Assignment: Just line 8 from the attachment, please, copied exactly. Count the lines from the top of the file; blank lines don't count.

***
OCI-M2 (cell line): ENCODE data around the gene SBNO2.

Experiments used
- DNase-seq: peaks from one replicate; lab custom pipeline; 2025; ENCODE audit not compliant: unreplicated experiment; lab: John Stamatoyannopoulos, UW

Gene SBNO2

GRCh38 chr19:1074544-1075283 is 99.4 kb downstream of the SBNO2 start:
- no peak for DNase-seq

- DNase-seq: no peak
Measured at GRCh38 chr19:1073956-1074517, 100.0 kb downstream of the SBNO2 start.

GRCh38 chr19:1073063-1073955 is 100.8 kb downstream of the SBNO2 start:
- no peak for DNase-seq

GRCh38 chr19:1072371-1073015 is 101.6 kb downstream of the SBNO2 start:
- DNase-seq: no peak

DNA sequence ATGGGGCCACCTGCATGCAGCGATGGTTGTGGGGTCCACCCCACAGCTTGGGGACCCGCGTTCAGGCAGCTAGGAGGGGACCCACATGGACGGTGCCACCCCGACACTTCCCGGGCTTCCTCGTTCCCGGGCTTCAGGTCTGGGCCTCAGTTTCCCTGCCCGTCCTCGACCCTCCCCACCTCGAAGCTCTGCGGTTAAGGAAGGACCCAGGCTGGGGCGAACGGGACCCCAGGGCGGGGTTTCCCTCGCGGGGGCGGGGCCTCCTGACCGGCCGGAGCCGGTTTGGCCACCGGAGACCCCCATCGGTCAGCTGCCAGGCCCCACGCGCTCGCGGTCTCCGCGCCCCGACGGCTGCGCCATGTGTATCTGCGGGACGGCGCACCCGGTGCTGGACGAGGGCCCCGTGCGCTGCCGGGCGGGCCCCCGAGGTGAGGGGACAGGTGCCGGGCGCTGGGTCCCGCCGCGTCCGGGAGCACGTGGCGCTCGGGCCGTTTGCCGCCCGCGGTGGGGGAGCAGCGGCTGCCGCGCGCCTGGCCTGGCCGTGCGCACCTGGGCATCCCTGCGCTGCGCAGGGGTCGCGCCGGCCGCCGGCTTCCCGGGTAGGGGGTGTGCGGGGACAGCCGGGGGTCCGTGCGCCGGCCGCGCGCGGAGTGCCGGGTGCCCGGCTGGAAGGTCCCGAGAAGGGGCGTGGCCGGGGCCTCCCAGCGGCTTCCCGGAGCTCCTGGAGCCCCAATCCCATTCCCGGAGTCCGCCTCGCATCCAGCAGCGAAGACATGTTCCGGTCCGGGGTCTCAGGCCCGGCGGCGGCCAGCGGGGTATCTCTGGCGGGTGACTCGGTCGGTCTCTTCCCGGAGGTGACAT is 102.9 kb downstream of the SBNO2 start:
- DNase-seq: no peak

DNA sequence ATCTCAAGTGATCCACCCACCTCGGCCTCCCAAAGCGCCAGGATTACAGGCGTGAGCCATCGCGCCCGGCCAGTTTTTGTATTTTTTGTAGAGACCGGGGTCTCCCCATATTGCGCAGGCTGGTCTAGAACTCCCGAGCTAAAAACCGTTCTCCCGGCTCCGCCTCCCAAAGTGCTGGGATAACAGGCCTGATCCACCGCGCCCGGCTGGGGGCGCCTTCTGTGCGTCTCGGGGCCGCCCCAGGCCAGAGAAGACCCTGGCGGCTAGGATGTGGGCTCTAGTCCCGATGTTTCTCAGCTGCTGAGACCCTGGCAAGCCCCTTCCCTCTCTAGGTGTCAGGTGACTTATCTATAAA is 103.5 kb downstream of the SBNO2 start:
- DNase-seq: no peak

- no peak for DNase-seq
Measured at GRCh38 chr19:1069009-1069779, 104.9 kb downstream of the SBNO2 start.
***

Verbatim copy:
Measured at GRCh38 chr19:1073956-1074517, 100.0 kb downstream of the SBNO2 start.